Charles Saatchi’s Art Collection
Charles Saatchi’s Art Collection is a large, publicly displayed collection of art. It has been described as being of “huge international importance.”
Charles Saatchi (1943-present) is an Iraqi-born British advertising executive and art collector. Saatchi, along with his brother Maurice, rose to prominence in the 1970s and 1980s as founder of advertising agency Saatchi & Saatchi.
By the mid-1980s, the remarkably creative and efficient agency was one of the largest in the world.
During that time Saatchi collected large amounts of art; the Encyclopedia Britannica website says that Saatchi was spending “millions annually on contemporary paintings and sculptures”.
In 1985, he opened the Saatchi Gallery in London to display his collection.
Saatchi’s collection is currently housed in the new Saatchi Gallery in Chelsea, London. The Gallery occupies 70,000 square feet.
Works in his collection include Tracey Emin's 1998 installation My Bed – a scene showing a messy bed and items of clothing.
It also includes Damien Hurst’s 1992 work The Physical Impossibility of Death in the Mind of Someone Living – a tank containing a dead tiger shark in formaldehyde.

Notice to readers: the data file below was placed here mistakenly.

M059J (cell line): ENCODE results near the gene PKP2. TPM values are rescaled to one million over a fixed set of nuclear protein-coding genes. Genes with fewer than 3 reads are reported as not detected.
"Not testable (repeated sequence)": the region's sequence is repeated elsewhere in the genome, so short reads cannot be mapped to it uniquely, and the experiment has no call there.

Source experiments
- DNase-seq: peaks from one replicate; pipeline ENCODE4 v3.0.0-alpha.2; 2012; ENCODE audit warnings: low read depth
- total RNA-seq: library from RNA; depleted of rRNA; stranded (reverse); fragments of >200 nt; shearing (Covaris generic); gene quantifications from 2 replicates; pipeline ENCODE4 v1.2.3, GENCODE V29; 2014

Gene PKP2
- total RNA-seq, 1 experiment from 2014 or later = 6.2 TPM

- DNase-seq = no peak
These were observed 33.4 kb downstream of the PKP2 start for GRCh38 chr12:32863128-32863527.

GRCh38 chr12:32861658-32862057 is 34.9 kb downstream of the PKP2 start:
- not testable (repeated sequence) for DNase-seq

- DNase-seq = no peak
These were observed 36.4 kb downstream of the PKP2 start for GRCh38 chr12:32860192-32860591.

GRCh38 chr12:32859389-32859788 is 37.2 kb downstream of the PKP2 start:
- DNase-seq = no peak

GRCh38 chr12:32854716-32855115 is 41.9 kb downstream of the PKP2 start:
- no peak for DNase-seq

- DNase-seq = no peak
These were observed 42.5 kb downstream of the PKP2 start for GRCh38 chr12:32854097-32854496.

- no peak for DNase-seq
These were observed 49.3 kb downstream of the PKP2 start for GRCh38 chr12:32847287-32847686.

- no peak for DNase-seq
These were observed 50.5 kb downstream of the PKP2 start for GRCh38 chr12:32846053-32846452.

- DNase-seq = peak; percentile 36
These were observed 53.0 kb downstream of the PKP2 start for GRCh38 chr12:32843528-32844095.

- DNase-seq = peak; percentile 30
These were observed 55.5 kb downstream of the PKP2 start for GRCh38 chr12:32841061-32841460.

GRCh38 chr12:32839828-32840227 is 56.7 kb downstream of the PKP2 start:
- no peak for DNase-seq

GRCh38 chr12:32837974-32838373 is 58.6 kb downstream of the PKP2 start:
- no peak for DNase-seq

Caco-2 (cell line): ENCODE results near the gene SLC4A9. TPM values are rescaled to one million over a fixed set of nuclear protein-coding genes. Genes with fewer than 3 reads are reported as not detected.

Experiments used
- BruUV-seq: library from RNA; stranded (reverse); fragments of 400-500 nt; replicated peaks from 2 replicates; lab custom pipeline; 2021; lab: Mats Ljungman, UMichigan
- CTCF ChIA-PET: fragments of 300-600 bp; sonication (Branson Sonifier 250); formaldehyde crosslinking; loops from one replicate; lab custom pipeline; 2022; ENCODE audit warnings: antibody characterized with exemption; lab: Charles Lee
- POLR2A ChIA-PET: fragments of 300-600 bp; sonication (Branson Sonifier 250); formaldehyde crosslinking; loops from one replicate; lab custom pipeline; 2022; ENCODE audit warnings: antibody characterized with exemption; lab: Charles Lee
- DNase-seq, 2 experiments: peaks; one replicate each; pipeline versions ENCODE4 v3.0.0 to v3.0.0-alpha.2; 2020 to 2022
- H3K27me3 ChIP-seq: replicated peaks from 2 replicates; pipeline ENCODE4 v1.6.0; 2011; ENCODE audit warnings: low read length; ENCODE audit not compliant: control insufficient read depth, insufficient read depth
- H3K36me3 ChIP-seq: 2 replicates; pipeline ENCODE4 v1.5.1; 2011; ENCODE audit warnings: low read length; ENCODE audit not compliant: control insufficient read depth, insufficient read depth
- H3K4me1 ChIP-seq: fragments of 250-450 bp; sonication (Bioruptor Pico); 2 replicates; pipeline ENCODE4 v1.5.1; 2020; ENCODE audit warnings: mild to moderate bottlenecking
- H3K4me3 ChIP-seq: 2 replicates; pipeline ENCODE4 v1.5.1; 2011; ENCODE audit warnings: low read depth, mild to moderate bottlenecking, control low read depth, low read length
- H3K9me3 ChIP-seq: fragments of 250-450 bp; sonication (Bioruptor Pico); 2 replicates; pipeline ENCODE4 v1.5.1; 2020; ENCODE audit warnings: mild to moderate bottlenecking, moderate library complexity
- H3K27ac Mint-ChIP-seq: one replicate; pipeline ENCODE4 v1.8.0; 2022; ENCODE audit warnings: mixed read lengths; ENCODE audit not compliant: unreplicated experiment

Other pieces by Donald Judd, Sol LeWitt, Anselm Kiefer, Andy Warhol, Julian Schnabel and Grayson Perry also form part of the collection.
Saatchi’s collection does not, however, remain permanent. UK Newspaper the Independent reported that the new Saatchi Gallery “had three complete turnovers of work since it opened … of Chinese, Middle Eastern and American art, and little of it had been seen in London before”.
Saatchi is also known for collecting amateur art work. The Independent reports that his website, ‘Saatchi Online’, displays works “by tens of thousands of artists – sculptors, painters, illustrators, photographers, videoists” with “no quality control, and much of it … at an amateur level”.
No formal value has been attributed to Saatchi’s entire art collection. However, in July 2010, he announced that he was gifting more than 200 works and his Saatchi Gallery to the British public.
The BBC reported that the artworks were worth more than £25m.
However, the plan “hit a stumbling block after talks with Arts Council England broke down” in September 2010.